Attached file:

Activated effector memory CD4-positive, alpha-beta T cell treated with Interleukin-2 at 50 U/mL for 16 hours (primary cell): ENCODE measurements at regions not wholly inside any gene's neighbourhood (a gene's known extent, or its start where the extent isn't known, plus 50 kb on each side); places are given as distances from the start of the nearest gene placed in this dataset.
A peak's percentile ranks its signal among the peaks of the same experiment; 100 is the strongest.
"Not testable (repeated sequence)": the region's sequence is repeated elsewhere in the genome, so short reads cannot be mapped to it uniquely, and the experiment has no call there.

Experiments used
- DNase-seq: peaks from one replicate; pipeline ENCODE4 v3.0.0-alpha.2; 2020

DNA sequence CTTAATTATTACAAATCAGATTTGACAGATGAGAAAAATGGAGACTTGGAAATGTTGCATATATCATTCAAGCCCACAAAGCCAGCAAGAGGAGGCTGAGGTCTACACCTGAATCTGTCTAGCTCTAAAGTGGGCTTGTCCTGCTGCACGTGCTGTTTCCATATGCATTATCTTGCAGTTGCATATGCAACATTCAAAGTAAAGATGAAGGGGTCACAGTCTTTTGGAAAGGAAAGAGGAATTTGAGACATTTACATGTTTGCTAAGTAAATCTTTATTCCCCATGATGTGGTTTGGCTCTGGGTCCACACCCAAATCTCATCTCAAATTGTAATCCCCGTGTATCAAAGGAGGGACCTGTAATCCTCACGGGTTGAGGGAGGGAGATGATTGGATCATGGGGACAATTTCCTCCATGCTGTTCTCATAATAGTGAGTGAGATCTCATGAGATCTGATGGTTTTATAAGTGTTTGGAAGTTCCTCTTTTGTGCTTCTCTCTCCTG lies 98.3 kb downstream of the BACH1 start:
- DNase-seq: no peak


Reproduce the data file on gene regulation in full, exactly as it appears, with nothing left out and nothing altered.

Activated effector memory CD4-positive, alpha-beta T cell treated with Interleukin-2 at 50 U/mL for 16 hours (primary cell): ENCODE measurements at regions not wholly inside any gene's neighbourhood (a gene's known extent, or its start where the extent isn't known, plus 50 kb on each side); places are given as distances from the start of the nearest gene placed in this dataset.
A peak's percentile ranks its signal among the peaks of the same experiment; 100 is the strongest.
"Not testable (repeated sequence)": the region's sequence is repeated elsewhere in the genome, so short reads cannot be mapped to it uniquely, and the experiment has no call there.

Experiments used
- DNase-seq: peaks from one replicate; pipeline ENCODE4 v3.0.0-alpha.2; 2020

DNA sequence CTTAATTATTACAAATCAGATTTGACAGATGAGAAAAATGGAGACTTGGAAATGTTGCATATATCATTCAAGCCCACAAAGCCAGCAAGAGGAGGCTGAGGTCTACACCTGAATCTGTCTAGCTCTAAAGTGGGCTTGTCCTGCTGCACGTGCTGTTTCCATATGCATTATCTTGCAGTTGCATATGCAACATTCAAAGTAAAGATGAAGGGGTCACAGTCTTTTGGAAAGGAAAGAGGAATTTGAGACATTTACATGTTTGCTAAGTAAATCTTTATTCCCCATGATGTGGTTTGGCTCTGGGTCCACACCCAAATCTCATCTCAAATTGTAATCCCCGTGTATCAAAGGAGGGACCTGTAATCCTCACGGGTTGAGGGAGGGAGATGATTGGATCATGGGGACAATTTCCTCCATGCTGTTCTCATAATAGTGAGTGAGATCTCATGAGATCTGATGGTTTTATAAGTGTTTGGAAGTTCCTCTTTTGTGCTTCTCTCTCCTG lies 98.3 kb downstream of the BACH1 start:
- DNase-seq: no peak